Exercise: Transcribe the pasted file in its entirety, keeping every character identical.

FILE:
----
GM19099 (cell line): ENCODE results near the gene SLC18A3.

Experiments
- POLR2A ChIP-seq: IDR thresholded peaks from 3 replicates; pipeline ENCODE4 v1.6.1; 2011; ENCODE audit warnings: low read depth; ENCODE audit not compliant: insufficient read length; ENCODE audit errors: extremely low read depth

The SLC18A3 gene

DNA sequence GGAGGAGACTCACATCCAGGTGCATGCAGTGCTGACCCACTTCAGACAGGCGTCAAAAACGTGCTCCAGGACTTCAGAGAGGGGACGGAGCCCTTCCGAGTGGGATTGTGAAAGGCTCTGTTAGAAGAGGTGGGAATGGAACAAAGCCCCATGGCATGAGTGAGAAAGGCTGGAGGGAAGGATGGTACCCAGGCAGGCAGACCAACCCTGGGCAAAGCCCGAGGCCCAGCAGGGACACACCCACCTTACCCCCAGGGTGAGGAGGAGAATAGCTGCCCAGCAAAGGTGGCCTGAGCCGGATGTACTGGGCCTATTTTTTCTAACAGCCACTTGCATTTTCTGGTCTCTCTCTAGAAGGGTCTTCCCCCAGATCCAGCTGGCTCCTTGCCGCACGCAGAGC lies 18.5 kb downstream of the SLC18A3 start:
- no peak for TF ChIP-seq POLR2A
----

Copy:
GM19099 (cell line): ENCODE results near the gene SLC18A3.

Experiments
- POLR2A ChIP-seq: IDR thresholded peaks from 3 replicates; pipeline ENCODE4 v1.6.1; 2011; ENCODE audit warnings: low read depth; ENCODE audit not compliant: insufficient read length; ENCODE audit errors: extremely low read depth

The SLC18A3 gene

DNA sequence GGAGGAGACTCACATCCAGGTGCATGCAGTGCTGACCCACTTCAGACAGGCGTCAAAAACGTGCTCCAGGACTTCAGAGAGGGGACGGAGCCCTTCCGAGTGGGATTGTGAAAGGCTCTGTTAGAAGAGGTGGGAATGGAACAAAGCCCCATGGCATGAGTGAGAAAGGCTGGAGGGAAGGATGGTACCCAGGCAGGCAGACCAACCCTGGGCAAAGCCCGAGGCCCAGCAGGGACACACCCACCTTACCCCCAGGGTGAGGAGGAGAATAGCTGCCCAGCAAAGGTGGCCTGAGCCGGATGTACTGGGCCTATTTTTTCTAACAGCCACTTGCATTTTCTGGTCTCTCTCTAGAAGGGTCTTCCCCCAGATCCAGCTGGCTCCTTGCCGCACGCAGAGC lies 18.5 kb downstream of the SLC18A3 start:
- no peak for TF ChIP-seq POLR2A